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Latinos living along the border are face dire challenges amid COVID-19

Latinos living along the border are face dire challenges amid COVID-19

Picture of Jessica Bedolla
(Photo by Fernando Escamilla)
(Photo by Fernando Escamilla)

The COVID-19 crisis has revealed stark financial and health disparities. Latinos are one of the most hardest hit communities.

They comprise 17.6% of American workers, but they make up 18.9% of unemployed workers, according to May U.S. labor figures.

According to a recent study by Pew, 61% of Latinos took a pay cut or know someone who did, compared to the 29% of white workers during this outbreak. In the border communities such as San Ysidro, California, businesses that rely on sales from both sides of the border are struggling. Data from Sandag shows unemployment rates are soaring in the San Ysidro zip code 92173, with an estimated 36.1% unemployed. The broader San Diego region hit at an all-time high of 30.1% unemployment.

Many Latinos lack savings for “rainy days.” Mostly live paycheck to paycheck. The San Ysidro community’s average per capita income is $17,199. Among Latinos, about 70% have no assets in retirement accounts.

Border communities like the San Ysidro-Tijuana region are still partially closed until at least August 21 for non-essential travel, and continue to struggle since the closure in March. A recent study from UC San Diego Center for U.S-Mexican Studies estimated more than $6 billion of trade is exchanged between the U.S. and Mexico in the greater San Diego region per year.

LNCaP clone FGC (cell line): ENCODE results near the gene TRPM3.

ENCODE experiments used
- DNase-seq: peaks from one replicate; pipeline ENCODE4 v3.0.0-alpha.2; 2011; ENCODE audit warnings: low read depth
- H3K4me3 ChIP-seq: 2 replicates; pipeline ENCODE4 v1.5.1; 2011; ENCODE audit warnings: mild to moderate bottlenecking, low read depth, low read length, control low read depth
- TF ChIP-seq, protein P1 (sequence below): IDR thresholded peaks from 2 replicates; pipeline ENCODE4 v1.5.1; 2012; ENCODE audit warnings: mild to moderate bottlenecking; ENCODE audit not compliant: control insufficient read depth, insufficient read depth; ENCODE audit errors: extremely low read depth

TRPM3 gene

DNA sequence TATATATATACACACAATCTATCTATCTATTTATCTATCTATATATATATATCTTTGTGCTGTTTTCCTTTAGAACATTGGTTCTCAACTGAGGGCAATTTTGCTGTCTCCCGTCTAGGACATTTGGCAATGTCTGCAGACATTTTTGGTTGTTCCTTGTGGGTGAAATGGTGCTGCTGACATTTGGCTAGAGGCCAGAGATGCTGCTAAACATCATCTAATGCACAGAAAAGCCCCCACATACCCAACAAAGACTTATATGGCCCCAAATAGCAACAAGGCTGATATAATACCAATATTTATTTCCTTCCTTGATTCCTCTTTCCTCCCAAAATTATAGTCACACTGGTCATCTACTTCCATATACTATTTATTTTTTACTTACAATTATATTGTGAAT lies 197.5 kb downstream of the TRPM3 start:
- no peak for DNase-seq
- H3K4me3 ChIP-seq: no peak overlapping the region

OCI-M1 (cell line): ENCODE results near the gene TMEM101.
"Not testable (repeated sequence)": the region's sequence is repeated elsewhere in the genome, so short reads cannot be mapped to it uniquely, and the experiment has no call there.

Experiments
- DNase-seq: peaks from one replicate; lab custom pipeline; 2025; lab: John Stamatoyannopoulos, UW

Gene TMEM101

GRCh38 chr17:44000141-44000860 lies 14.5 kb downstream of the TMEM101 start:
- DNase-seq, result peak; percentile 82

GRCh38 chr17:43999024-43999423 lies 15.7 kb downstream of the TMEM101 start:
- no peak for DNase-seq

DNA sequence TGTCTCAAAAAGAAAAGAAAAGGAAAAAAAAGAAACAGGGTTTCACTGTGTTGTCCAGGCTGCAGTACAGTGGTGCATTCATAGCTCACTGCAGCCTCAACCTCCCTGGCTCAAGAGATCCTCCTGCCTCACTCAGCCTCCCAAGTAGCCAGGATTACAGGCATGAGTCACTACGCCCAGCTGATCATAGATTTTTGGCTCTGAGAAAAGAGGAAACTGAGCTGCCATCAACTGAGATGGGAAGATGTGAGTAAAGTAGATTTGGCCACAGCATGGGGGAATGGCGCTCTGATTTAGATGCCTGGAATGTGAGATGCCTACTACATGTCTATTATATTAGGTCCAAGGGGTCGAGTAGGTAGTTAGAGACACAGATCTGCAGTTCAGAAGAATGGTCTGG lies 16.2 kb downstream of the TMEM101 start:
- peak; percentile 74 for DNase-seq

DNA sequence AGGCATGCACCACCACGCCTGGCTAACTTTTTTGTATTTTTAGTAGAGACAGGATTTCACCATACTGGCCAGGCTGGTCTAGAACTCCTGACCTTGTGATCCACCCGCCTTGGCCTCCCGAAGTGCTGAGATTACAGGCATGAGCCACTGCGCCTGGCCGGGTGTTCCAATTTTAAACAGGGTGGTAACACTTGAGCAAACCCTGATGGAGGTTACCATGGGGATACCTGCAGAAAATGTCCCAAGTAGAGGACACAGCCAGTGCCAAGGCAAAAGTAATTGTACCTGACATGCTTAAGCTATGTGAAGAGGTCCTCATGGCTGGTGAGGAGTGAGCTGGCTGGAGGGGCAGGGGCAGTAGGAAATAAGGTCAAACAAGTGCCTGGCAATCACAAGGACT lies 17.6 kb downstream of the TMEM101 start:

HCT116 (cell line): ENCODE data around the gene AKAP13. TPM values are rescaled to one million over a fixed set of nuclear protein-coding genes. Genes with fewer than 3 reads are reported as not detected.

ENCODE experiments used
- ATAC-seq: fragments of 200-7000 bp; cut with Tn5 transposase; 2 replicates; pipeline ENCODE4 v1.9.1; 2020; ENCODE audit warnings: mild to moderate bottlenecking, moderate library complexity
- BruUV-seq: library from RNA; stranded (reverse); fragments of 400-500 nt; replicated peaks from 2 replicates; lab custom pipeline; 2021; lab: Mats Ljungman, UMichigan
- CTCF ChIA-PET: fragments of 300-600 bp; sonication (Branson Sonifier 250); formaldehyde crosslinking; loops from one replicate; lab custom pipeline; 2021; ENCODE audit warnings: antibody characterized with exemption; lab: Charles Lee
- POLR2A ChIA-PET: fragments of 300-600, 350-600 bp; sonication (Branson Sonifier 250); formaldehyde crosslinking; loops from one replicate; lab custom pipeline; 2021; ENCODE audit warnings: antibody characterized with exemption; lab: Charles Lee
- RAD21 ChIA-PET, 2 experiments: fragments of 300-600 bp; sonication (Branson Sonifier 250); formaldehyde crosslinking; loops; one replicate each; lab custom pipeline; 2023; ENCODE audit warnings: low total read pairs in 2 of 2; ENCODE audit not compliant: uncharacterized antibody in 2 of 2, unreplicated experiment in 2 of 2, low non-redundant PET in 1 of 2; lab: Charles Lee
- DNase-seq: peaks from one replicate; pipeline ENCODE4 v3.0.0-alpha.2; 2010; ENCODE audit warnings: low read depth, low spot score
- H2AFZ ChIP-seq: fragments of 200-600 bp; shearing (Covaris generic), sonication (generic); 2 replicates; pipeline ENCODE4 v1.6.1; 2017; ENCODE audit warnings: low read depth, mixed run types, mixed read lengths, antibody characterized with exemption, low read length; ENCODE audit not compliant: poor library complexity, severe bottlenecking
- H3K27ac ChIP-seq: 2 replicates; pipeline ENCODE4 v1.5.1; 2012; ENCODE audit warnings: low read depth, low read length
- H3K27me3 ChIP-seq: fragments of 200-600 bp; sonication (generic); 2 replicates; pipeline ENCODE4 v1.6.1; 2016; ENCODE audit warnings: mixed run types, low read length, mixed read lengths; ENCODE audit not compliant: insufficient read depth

Directors of the San Ysidro Chamber of Commerce said in a recent interview that the pandemic could result in devastating consequences for small business in the border town. They estimate 30% of businesses could shut down in the area. Only those businesses with large monetary cushions could last this long and those with slim margins may have to close their doors permanently because of the lack of income revenues and the influx of customers coming from sister cities such as Tijuana.

Immigrants in border communities typically lack the access to qualified medical services to treat an outbreak such as the coronavirus. San Ysidro has no hospitals, only clinics, and people rely on such services for diagnosis and treatment. There has been an alarming rate of cases in border communities. The increase of cases of COVID-19 in the border contributed to surging case numbers in both Mexico and the United States in June.

Despite the partial closure of the southern border, the virus is still moving between the two countries. Officials from the Unites States and Mexico have urged their citizens to be cautious during the pandemic, but infections continue to mount.

Why are local and small hospitals near the border at capacity and what’s causing this disparity?

Experts believe the problem is driven by a lack of personal protective equipment, and the lack of testing on the Mexican side of the border.

According to the U.S Centers for Disease Control and Prevention, for every 1,000 Americans, 95 receive the COVID-19 test. In Mexico, for every 1,000 Mexicans, four receive the test, according to the Mexican Ministry of Health.

On average Latinos suffer from underlying conditions that put them more at risk of the virus, including diabetes, high blood pressure, and asthma. As a group, they represent the largest ethnic racial group in the United States that lacks health insurance. For migrants, with no status, the situation is even more adverse many rely on home remedies to fight the virus it if they get infected.

With the support of the 2020 National Fellowship, I will explore, research and report the impact of this worldwide pandemic in communities along the border, broadcasting my stories on Radio Bilingue’s airwaves.

I’ll be taking a closer look at the circumstances making the current situation so dire. How are factors such as multifamily dwellings, lack of financial resources, concentrations of essential workers, underlying health conditions, and the collapse of business contributing to the crisis? What will the virus’ devastating toll mean for future generations?

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